WASHINGTON-On Monday morning, George Washington University student Chris Crawford sat on the sidewalk outside the U.S. Supreme Court after waiting up all night for a chance to go inside to hear oral arguments over the national healthcare law passed in 2010.
"I came to witness history," he said, pulling out his rations for the day: a loaf of bread and some apples. He's not drinking much water because he doesn't want to have to leave his spot in line to go to a restroom. "This is one of the biggest cases of my lifetime."
The court has scheduled three days of arguments over the healthcare law, lasting about two hours per day. Crawford had a chance to go inside the court Monday, but because Monday's arguments were supposed to be on the boring side, he decided to wait through another (potentially freezing) night outside for a chance to sit in on Tuesday, when arguments will focus on the constitutionality of the mandate to buy health insurance.
Monday was an arcane-but vital-discussion (download a PDF of the court's transcript) of whether anyone could sue over the law because no one has paid penalties for noncompliance yet. That concern springs from the Anti-Injunction Act, which prohibits lawsuits from hindering the collection of taxes until individuals have actually paid the taxes. So the question was whether the penalties assessed under the healthcare law count as taxes.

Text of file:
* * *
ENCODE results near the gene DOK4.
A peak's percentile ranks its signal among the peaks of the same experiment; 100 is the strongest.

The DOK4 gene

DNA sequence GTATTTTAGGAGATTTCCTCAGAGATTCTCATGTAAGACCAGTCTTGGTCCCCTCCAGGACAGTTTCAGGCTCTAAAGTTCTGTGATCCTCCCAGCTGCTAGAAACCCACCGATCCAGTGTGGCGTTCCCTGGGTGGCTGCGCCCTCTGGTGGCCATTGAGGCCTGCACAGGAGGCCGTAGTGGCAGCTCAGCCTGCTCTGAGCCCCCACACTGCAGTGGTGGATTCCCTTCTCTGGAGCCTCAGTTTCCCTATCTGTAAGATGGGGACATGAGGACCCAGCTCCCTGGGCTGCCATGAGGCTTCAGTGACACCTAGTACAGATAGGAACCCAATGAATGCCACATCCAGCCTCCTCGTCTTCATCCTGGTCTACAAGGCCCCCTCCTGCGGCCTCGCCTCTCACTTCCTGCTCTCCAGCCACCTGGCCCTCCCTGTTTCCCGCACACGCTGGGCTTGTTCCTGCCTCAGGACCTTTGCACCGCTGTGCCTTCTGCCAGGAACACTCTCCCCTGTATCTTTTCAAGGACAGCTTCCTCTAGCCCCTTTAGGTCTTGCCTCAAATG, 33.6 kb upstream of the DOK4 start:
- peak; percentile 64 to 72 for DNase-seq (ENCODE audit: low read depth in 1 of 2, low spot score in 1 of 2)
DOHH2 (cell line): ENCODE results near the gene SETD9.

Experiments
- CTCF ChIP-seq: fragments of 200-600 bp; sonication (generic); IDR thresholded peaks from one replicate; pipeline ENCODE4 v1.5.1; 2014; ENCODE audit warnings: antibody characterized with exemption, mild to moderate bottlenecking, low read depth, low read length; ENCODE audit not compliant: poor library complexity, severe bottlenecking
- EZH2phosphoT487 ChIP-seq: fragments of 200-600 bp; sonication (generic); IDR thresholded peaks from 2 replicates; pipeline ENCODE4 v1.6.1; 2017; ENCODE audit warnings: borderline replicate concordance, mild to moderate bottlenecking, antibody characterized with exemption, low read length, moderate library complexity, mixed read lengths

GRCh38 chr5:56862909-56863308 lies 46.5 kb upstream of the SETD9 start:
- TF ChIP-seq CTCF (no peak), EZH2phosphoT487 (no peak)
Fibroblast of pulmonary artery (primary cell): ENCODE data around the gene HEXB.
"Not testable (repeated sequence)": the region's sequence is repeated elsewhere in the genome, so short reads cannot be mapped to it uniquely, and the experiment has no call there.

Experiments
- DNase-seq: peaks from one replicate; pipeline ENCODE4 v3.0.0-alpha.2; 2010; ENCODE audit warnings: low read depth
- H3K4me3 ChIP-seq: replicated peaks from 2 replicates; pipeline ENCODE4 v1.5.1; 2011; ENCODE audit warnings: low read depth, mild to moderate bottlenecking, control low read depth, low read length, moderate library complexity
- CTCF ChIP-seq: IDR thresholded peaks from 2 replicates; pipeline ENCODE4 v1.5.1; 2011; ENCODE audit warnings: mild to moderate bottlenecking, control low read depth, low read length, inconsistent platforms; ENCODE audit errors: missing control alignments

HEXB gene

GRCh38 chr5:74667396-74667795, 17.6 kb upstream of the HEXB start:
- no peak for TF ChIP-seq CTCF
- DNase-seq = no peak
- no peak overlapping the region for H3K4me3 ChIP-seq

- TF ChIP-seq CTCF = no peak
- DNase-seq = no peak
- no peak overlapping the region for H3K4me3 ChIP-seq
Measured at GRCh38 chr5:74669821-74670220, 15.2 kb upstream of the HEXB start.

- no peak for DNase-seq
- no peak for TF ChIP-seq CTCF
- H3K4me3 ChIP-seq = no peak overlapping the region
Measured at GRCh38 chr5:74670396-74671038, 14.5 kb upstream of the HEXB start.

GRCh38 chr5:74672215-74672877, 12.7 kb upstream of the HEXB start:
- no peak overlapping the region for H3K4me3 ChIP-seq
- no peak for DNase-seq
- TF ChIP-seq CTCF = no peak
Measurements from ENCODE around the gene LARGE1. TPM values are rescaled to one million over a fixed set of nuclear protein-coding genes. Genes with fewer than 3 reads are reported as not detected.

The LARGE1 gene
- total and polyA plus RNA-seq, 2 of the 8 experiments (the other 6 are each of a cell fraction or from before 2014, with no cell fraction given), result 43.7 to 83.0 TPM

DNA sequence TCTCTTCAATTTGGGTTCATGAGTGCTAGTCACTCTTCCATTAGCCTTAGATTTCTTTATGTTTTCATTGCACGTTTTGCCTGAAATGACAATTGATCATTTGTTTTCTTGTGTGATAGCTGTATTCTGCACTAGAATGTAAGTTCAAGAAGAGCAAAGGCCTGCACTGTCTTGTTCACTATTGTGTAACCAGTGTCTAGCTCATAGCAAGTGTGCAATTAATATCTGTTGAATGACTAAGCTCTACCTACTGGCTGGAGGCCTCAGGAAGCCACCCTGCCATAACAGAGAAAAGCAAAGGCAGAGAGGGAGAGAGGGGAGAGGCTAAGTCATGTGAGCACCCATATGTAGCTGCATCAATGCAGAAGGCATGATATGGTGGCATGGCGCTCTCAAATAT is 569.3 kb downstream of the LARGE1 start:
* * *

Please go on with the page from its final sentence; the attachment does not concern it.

Solicitor General Donald Verrilli Jr., who argued on behalf of the administration, said the case presented "issues of great moment" that the court should consider now, not after the penalties take effect, and the justices seemed inclined to agree that the case should move forward. Some lawyers predicted before Monday's arguments that the justices might dodge a political bullet by deferring a decision on the law until after this year's presidential election.
The Obama administration has taken different positions on this specific issue. In lower courts, its lawyers argued essentially that the penalties under the healthcare law did count as taxes. That would prohibit lawsuits until 2015, when people would begin paying penalties under the law. But the administration dropped that argument as the cases progressed, deciding that it wanted the courts to go ahead and decide the constitutionality of the law. Since none of the parties in the case wanted the case delayed until 2015, the court called in an outside lawyer to argue that the parties didn't have standing to sue.